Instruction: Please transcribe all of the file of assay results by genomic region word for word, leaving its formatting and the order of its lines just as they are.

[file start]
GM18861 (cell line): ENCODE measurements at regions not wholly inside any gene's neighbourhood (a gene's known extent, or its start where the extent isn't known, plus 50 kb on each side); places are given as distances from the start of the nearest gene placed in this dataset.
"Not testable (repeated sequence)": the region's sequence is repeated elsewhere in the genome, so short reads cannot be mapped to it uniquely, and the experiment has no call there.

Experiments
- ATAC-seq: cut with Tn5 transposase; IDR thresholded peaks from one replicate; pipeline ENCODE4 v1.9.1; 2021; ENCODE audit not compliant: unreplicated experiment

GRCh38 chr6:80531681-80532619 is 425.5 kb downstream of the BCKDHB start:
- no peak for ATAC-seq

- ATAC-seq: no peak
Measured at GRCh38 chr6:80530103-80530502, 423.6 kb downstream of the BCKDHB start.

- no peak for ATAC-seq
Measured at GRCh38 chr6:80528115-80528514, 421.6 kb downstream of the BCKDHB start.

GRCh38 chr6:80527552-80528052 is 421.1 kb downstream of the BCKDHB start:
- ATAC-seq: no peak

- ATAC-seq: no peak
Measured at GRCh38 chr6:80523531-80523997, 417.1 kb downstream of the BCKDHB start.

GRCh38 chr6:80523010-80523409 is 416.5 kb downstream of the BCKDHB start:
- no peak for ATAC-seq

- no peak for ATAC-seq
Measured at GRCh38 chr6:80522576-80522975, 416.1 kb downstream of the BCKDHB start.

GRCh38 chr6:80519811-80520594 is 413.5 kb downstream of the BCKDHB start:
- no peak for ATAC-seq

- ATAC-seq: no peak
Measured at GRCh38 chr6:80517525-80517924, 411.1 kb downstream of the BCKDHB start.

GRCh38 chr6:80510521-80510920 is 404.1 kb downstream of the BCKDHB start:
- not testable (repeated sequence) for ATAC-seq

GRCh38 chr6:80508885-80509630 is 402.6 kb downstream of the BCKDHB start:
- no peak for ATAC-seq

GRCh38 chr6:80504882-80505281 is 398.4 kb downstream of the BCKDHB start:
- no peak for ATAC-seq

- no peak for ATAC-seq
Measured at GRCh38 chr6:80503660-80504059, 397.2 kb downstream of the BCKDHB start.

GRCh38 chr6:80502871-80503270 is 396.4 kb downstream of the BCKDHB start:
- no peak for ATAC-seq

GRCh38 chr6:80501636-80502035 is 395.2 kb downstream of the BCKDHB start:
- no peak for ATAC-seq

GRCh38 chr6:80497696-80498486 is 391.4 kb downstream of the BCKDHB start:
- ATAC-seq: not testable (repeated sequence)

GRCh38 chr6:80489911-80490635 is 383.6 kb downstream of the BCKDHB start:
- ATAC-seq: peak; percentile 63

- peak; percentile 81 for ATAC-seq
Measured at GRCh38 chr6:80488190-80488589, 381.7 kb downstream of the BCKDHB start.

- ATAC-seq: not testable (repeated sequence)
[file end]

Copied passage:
GM18861 (cell line): ENCODE measurements at regions not wholly inside any gene's neighbourhood (a gene's known extent, or its start where the extent isn't known, plus 50 kb on each side); places are given as distances from the start of the nearest gene placed in this dataset.
"Not testable (repeated sequence)": the region's sequence is repeated elsewhere in the genome, so short reads cannot be mapped to it uniquely, and the experiment has no call there.

Experiments
- ATAC-seq: cut with Tn5 transposase; IDR thresholded peaks from one replicate; pipeline ENCODE4 v1.9.1; 2021; ENCODE audit not compliant: unreplicated experiment

GRCh38 chr6:80531681-80532619 is 425.5 kb downstream of the BCKDHB start:
- no peak for ATAC-seq

- ATAC-seq: no peak
Measured at GRCh38 chr6:80530103-80530502, 423.6 kb downstream of the BCKDHB start.

- no peak for ATAC-seq
Measured at GRCh38 chr6:80528115-80528514, 421.6 kb downstream of the BCKDHB start.

GRCh38 chr6:80527552-80528052 is 421.1 kb downstream of the BCKDHB start:
- ATAC-seq: no peak

- ATAC-seq: no peak
Measured at GRCh38 chr6:80523531-80523997, 417.1 kb downstream of the BCKDHB start.

GRCh38 chr6:80523010-80523409 is 416.5 kb downstream of the BCKDHB start:
- no peak for ATAC-seq

- no peak for ATAC-seq
Measured at GRCh38 chr6:80522576-80522975, 416.1 kb downstream of the BCKDHB start.

GRCh38 chr6:80519811-80520594 is 413.5 kb downstream of the BCKDHB start:
- no peak for ATAC-seq

- ATAC-seq: no peak
Measured at GRCh38 chr6:80517525-80517924, 411.1 kb downstream of the BCKDHB start.

GRCh38 chr6:80510521-80510920 is 404.1 kb downstream of the BCKDHB start:
- not testable (repeated sequence) for ATAC-seq

GRCh38 chr6:80508885-80509630 is 402.6 kb downstream of the BCKDHB start:
- no peak for ATAC-seq

GRCh38 chr6:80504882-80505281 is 398.4 kb downstream of the BCKDHB start:
- no peak for ATAC-seq

- no peak for ATAC-seq
Measured at GRCh38 chr6:80503660-80504059, 397.2 kb downstream of the BCKDHB start.

GRCh38 chr6:80502871-80503270 is 396.4 kb downstream of the BCKDHB start:
- no peak for ATAC-seq

GRCh38 chr6:80501636-80502035 is 395.2 kb downstream of the BCKDHB start:
- no peak for ATAC-seq

GRCh38 chr6:80497696-80498486 is 391.4 kb downstream of the BCKDHB start:
- ATAC-seq: not testable (repeated sequence)

GRCh38 chr6:80489911-80490635 is 383.6 kb downstream of the BCKDHB start:
- ATAC-seq: peak; percentile 63

- peak; percentile 81 for ATAC-seq
Measured at GRCh38 chr6:80488190-80488589, 381.7 kb downstream of the BCKDHB start.

- ATAC-seq: not testable (repeated sequence)